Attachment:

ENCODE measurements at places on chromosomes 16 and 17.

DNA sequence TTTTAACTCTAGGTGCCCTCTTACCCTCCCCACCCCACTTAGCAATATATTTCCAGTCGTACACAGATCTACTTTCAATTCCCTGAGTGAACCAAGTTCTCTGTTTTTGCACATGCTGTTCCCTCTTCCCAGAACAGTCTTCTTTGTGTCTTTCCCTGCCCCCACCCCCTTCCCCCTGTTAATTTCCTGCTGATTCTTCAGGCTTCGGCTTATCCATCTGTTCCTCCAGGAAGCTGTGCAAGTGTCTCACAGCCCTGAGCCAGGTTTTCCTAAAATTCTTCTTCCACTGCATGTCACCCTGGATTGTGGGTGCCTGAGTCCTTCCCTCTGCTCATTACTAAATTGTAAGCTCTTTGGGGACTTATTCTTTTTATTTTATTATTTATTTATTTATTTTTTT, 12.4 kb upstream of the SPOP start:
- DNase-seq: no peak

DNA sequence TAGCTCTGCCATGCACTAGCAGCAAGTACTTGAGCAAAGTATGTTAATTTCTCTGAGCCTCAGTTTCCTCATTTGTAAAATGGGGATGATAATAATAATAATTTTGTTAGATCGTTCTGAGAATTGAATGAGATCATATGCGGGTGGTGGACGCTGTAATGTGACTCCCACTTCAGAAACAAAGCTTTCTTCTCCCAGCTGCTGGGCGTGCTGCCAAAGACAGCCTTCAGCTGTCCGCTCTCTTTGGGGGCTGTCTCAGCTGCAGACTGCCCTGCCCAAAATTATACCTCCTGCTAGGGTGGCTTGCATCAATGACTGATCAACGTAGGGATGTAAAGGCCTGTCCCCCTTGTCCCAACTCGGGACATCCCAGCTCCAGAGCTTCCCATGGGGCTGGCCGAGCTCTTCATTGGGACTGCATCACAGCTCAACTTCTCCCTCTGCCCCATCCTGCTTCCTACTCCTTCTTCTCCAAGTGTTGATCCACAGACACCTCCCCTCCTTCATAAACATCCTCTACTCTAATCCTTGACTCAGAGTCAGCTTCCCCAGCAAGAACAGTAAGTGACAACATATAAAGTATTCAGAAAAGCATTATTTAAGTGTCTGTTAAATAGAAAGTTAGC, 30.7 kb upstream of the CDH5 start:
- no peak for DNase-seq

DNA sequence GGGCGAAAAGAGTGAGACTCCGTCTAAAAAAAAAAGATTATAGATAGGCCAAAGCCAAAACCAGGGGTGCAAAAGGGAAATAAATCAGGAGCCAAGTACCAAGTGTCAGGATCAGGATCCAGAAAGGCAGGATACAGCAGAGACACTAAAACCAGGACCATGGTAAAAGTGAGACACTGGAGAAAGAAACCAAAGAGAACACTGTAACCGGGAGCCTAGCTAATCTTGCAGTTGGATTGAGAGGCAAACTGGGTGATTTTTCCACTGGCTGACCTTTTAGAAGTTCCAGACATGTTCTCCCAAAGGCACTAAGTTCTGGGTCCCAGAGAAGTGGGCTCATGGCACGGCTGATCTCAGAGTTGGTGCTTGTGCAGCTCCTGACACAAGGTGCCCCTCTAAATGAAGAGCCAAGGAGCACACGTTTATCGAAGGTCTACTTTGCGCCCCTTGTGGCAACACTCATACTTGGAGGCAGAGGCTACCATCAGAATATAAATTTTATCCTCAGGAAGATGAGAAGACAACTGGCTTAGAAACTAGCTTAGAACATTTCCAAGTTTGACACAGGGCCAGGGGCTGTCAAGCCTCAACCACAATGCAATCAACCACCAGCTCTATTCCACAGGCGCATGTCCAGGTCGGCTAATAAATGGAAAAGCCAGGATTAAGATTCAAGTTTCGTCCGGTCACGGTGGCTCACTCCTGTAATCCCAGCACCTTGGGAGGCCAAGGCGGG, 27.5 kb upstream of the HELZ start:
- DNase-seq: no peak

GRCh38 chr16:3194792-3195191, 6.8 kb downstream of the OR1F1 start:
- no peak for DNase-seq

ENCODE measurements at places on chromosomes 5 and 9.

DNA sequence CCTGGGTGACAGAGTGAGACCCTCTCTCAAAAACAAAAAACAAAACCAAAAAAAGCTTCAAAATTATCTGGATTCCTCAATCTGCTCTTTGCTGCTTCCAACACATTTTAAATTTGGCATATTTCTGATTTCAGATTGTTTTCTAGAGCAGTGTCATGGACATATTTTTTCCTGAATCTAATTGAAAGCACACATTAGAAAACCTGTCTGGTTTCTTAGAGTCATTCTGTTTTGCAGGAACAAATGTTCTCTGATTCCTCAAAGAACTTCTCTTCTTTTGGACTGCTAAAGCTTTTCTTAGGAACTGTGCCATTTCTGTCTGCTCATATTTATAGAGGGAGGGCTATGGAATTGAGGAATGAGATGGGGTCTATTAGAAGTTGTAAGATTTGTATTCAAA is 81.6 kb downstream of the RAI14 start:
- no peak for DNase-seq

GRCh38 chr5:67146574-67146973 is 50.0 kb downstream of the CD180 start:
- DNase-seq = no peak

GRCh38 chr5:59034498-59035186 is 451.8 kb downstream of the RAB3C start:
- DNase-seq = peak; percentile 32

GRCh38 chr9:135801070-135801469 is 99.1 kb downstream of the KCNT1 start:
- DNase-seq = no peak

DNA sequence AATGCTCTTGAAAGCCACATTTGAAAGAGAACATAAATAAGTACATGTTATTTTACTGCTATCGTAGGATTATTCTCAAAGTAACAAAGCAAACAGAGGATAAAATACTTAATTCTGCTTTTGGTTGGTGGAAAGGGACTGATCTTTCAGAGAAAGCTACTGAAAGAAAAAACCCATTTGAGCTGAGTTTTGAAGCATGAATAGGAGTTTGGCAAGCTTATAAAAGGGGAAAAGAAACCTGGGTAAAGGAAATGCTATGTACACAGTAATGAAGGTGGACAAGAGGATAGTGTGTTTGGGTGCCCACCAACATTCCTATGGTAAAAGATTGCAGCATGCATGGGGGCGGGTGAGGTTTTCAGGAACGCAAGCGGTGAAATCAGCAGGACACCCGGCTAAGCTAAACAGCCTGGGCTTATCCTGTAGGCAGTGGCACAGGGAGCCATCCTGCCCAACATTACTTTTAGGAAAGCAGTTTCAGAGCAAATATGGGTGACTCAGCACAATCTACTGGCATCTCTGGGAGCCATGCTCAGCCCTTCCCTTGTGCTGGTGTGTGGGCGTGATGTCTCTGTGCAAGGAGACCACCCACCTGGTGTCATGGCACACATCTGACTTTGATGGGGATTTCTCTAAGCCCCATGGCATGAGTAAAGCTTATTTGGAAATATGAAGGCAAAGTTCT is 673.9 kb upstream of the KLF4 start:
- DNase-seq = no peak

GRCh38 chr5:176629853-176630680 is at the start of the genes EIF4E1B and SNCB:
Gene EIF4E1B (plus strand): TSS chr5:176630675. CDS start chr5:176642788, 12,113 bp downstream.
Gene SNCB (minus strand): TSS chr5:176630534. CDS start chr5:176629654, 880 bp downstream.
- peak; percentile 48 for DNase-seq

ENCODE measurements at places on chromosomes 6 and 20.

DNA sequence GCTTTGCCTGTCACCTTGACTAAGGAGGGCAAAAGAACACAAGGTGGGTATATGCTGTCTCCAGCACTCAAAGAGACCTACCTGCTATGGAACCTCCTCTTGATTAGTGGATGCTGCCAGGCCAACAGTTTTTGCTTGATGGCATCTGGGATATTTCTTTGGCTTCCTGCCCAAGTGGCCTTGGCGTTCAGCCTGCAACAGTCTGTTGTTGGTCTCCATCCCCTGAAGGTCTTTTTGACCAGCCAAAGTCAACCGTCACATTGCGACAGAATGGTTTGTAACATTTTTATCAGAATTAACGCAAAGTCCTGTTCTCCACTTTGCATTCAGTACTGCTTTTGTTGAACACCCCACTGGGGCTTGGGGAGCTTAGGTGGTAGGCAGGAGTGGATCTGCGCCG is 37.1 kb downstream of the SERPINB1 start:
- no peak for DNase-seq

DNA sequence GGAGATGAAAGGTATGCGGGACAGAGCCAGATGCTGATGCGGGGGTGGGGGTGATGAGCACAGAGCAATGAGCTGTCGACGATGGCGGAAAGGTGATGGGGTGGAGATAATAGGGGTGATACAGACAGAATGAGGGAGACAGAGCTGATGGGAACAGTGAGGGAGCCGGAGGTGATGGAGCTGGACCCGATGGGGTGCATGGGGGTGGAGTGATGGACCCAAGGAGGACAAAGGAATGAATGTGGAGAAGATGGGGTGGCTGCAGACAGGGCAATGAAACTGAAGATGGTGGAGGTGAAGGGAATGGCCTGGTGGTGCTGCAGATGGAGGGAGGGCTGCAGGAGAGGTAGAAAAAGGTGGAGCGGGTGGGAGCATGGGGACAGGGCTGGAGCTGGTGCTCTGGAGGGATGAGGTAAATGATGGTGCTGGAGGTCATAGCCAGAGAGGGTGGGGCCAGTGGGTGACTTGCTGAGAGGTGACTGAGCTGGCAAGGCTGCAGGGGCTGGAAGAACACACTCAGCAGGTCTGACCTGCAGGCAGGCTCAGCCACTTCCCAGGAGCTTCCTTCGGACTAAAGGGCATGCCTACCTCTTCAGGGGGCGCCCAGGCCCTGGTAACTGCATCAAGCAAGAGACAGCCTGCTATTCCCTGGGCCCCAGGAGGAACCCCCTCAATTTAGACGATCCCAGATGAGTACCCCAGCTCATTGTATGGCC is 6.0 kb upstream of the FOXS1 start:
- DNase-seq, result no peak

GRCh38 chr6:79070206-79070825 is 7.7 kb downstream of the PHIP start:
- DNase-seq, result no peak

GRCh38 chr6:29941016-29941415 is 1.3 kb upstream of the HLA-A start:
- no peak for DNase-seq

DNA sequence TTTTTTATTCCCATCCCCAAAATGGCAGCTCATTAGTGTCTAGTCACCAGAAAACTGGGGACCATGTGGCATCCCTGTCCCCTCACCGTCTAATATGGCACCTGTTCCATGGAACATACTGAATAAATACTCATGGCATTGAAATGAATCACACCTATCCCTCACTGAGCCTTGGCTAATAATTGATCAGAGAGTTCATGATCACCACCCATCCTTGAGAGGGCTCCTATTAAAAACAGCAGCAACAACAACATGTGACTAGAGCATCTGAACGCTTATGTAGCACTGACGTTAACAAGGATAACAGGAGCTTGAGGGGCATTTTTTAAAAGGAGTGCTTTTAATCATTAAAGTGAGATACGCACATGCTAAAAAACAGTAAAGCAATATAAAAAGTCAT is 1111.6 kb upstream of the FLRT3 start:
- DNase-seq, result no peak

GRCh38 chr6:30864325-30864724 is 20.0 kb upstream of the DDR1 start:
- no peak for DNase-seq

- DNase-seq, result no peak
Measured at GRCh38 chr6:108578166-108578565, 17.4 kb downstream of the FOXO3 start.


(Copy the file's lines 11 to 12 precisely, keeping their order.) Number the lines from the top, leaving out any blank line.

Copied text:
DNA sequence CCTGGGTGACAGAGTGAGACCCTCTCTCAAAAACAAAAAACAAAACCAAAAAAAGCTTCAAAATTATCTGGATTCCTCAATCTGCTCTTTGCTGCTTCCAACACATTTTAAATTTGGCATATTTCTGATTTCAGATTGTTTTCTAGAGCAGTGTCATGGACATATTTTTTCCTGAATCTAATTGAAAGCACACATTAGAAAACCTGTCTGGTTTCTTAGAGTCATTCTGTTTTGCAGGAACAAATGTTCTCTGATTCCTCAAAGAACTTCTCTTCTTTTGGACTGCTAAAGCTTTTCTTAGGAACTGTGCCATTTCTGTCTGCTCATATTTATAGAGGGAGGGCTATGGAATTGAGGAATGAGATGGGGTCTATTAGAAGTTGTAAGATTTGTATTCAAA is 81.6 kb downstream of the RAI14 start:
- no peak for DNase-seq